Because I was raised Catholic (and thus lack detailed knowledge of the various Protestant sects), I am not confident in describing my current Protestant views with quick labels. A lot of what people mean by “Calvinist” applies to me, but then again on certain doctrinal issues I think that both the Calvinists and their opponents are making correct statements, but erroneously believe that their positions are mutually exclusive.
In any event, one of the hardest things for me to come to grips with, is the fact that in a certain sense God causes evil people to do what they do. This jumped out at me many years ago when I read the (familiar) story of Moses and the 10 plagues and (for the first time) realized that God was NOT up in heaven, really hoping that that stubborn Pharaoh would capitulate and let the Israelites go, without having to “force God’s hand” and make Him continue to up the ante.
What destroyed my original, childhood view of the story was this simple line: “But the Lord hardened Pharaoh’s heart and he would not listen to Moses and Aaron, just as the Lord had said to Moses.”
Now there is a lifetime (and then some) of theology and philosophy packed into that line; I’m not even going to bother trying to dip into it here. (I highly recommend GK Chesterton’s The Man Who Was Thursday in this vein.)
What I do want to point out is something that is very reassuring, rather than perplexing, that comes from this perspective. Specifically, when you recognize that God is in complete control–even over “the bad guys”–then you can relax. YOU CAN’T RUIN GOD’S PLAN. I know everybody (who believes in the God of the Bible) knows this, but I bet most of you are like me and occasionally slip and start worrying over your personal shortcomings, and how you’re letting everybody down. But to repeat: Stop worrying. YOU CAN’T RUIN GOD’S PLAN. You lack the power to do so.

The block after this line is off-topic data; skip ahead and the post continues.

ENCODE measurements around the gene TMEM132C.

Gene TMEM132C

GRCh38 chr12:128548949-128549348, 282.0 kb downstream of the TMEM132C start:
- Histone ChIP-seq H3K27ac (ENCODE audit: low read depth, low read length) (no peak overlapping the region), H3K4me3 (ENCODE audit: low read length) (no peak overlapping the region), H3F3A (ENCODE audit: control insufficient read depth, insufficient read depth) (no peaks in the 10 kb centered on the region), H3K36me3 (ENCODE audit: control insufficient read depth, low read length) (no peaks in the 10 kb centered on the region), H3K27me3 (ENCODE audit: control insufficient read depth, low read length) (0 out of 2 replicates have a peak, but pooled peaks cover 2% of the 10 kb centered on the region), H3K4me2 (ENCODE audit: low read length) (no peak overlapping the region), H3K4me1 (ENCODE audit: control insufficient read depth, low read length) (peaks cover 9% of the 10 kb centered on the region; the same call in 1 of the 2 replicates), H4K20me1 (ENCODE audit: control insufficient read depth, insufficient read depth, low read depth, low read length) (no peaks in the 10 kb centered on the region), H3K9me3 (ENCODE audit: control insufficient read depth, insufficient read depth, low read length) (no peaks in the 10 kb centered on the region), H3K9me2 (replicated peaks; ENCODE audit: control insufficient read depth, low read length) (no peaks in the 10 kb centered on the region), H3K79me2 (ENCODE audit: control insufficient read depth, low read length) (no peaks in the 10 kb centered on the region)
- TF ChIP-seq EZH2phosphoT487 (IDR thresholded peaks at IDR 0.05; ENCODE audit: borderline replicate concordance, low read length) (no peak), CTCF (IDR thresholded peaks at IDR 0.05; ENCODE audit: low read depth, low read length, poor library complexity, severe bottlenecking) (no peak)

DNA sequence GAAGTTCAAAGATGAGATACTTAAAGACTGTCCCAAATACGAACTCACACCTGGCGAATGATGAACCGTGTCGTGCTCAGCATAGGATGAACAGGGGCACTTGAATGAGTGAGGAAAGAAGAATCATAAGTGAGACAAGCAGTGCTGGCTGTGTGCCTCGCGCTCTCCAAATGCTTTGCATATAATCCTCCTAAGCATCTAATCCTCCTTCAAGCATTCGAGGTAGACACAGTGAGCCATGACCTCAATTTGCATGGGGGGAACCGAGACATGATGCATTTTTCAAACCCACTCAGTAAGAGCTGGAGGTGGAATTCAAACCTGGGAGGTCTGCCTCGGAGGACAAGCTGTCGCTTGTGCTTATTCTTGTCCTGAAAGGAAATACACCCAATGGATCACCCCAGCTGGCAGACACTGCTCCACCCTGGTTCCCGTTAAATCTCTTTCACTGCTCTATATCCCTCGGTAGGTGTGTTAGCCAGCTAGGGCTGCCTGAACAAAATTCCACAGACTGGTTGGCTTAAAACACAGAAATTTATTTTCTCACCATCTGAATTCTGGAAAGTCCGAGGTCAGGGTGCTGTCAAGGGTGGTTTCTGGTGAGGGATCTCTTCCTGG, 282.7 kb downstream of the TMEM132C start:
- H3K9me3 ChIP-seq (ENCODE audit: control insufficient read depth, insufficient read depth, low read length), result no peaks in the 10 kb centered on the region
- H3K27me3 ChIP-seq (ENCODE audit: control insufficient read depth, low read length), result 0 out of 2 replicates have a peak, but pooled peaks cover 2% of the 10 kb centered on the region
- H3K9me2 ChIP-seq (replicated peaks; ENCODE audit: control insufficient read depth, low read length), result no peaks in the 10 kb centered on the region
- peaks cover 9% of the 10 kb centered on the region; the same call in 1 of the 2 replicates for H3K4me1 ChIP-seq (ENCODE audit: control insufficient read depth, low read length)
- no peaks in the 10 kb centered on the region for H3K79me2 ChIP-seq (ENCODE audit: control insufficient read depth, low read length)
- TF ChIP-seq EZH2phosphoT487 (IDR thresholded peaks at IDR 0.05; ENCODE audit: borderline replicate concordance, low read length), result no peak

It’s not merely that it is incorrect to worry in this way. It’s impudent to do so. If you are at all worried about the fact that you freely chose to sin this morning, because of the negative consequences of your free choice, then you are saying God wasn’t smart or powerful enough to do something to offset it.
Don’t misunderstand me; you should still try to stop sinning, and to freely choose to obey God’s commands. But the point of doing so (it seems to me) is not that this will promote earthly happiness; God is in total control and already designed every moment in the universe’s history. Rather, the point of you obeying God is so that your relationship with Him can blossom. Deep down, you know that if you constantly reject His viewpoint and make a mockery of all He holds dear, then you and He can’t be very close friends (if you’re thinking of Jesus) or you can’t feel like a good son/daughter (if you’re thinking of God the Father).